That’s if you believe dozens of Little Haiti business owners and community activists who are claiming that a real estate developer is forcing Haitians out of two commercial strips in a fast gentrifying area of Miami, while giving white owners better treatment.
The business strips are on the East and West side of NE 2nd Ave near the 82nd St intersection.
The buildings were recently purchased by Thomas Conway, a young real estate entrepreneur who has been active in the northern section of Little Haiti.
The buildings are full of dozens of business, ranging from a travel agency, to a bakery and a Metro PCS.
Most of the businesses are run by Haitians.
Over the past two months, local shop owners say that Conway has been trying to force them out.
Multiple owners claim that Conway has refused to accept their rent checks so he can get rid of them and court records obtained by the Miami Herald show that the new landlord has already started eviction proceedings on 13 of the 15 businesses at 8200 NE Second Ave. and 201 NE 82nd St.
Most of the businesses are on month to month leases and Florida law allows for landlords to end leases with only 15 days notice.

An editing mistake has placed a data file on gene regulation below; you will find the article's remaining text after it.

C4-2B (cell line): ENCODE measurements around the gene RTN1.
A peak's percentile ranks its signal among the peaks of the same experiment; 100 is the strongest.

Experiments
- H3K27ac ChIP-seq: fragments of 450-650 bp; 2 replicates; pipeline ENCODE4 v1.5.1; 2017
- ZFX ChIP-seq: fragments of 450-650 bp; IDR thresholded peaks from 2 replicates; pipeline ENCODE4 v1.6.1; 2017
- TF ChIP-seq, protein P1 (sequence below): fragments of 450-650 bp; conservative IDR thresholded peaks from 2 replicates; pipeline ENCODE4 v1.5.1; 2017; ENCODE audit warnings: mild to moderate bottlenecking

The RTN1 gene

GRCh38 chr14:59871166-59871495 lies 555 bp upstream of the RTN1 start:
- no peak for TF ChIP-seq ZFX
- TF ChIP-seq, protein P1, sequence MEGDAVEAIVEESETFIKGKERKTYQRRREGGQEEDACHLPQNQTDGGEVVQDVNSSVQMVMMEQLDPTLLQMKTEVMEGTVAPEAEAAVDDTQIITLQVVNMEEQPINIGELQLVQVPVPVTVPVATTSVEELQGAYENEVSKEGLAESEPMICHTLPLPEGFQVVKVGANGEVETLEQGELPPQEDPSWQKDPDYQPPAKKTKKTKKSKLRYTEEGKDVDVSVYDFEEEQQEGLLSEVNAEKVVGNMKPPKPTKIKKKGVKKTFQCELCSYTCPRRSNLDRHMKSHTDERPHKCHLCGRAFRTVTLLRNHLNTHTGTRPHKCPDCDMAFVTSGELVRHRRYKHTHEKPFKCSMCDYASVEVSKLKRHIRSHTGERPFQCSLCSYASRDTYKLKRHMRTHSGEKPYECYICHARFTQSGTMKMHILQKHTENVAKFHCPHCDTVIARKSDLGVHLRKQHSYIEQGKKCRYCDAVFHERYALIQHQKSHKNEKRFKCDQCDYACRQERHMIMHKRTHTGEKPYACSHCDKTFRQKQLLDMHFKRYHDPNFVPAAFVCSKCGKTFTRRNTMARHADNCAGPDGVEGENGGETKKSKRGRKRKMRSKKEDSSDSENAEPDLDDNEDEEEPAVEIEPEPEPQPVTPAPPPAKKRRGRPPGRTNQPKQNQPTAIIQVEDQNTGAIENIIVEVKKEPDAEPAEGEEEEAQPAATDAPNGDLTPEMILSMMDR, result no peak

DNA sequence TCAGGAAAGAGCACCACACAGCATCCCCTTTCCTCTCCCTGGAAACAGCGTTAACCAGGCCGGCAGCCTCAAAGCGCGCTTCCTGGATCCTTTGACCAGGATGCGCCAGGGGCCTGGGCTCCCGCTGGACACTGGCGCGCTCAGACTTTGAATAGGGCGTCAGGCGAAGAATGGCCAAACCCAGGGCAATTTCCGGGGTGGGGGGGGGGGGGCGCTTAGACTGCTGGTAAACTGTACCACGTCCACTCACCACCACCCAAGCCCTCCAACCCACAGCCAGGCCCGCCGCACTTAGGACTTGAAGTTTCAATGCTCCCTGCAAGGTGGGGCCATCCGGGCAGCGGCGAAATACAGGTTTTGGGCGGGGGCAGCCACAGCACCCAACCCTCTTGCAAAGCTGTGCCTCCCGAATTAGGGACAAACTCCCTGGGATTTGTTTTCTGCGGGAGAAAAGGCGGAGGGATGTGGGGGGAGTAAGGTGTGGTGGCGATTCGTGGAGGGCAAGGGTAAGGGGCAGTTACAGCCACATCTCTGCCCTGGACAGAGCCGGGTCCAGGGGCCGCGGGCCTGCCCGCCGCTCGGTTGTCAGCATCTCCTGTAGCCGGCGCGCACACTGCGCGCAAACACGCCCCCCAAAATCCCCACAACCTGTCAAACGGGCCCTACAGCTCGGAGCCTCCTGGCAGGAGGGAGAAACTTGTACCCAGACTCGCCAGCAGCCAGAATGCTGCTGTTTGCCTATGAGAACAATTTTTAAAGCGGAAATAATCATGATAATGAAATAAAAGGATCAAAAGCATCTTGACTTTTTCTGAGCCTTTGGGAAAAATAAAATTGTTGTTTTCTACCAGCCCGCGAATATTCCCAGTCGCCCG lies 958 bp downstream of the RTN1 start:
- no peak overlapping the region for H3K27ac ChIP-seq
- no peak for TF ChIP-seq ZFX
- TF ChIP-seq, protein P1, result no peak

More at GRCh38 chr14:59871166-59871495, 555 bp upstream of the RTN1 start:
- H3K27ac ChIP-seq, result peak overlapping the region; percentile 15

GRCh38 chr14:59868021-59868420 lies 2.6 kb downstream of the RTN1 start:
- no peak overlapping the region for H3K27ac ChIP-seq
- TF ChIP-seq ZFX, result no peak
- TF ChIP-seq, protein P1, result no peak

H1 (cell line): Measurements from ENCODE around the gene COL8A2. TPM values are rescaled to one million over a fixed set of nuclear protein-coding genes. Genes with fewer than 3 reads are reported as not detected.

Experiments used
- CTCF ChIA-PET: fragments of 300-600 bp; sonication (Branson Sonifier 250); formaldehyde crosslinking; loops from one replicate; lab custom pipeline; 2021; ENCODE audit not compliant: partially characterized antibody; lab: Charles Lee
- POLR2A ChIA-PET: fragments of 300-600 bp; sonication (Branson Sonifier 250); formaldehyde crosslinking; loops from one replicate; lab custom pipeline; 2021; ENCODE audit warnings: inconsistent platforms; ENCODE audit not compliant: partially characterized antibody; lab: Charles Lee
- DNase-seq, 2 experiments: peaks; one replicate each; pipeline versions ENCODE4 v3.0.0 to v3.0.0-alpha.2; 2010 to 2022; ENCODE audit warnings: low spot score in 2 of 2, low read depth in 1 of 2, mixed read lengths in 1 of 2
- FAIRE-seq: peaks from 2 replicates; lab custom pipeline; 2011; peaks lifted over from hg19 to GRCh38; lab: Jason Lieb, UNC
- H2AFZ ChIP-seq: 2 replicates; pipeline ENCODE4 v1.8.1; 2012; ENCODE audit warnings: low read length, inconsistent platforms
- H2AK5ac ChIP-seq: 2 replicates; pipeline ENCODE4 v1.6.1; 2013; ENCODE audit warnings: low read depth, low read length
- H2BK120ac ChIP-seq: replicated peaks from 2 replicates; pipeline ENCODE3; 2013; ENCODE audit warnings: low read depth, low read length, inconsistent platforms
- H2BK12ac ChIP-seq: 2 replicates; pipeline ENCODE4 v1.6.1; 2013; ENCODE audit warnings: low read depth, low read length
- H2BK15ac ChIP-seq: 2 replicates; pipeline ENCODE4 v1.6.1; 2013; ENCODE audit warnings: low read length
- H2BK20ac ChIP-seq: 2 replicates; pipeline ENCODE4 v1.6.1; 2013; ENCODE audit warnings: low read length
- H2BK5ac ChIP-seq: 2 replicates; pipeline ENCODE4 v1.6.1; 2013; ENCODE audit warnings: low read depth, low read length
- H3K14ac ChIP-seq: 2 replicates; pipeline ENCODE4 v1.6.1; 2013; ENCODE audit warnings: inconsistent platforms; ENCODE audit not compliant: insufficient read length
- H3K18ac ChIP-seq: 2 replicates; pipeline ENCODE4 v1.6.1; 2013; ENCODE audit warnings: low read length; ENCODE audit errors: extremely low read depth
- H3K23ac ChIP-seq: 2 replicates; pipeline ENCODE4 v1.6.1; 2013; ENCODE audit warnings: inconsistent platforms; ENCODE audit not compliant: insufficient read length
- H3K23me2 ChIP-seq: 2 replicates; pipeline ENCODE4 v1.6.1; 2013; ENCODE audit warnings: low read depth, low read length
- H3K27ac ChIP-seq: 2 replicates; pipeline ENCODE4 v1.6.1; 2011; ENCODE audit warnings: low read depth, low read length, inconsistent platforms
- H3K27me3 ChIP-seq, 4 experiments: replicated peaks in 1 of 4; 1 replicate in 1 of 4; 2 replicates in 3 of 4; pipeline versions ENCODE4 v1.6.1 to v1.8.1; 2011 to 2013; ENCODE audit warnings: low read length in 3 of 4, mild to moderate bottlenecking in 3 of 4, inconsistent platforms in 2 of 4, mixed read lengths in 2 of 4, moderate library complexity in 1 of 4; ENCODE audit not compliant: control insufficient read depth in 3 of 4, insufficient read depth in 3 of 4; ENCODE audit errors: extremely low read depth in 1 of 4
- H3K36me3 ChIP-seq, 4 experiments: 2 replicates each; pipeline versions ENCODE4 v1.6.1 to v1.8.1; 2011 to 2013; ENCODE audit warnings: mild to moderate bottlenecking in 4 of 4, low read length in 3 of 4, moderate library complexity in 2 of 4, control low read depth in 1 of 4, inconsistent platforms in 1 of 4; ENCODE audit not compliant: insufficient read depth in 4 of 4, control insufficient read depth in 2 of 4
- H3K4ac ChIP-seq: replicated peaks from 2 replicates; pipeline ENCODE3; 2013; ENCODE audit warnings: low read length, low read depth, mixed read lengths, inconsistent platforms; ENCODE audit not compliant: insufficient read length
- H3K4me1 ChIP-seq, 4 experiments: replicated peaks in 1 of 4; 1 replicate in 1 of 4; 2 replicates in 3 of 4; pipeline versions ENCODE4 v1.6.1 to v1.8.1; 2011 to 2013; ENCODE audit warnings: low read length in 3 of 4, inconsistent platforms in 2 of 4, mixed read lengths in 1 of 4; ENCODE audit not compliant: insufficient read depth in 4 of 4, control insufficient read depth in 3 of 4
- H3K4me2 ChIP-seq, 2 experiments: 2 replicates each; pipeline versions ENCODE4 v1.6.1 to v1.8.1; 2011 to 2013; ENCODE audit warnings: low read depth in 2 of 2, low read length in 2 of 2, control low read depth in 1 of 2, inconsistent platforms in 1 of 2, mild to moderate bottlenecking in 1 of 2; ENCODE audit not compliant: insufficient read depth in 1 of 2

The situation has become so untenable that many of the business owners called a press conference on Thursday with the Haitian rights group Family Action Network Movement (FANM).
To add to to their misery, an ongoing construction project has ripped up parts of NE 2nd Ave for nearly a year and dramatically hurt business in the area.
The iconic Miami restaurant, Football Sandwich Shop has been closed for multiple months due to the same construction.
Marleine Bastien, the leader of FANM said that many business owners were angry that local authorities have not offered financial assistance to their struggling businesses.
“Some of them wonder, is this a way to get them out?,” Bastien asked during the press conference. “Because usually when businesses are impacted, they get some type of relief. But not these Haitian businesses.”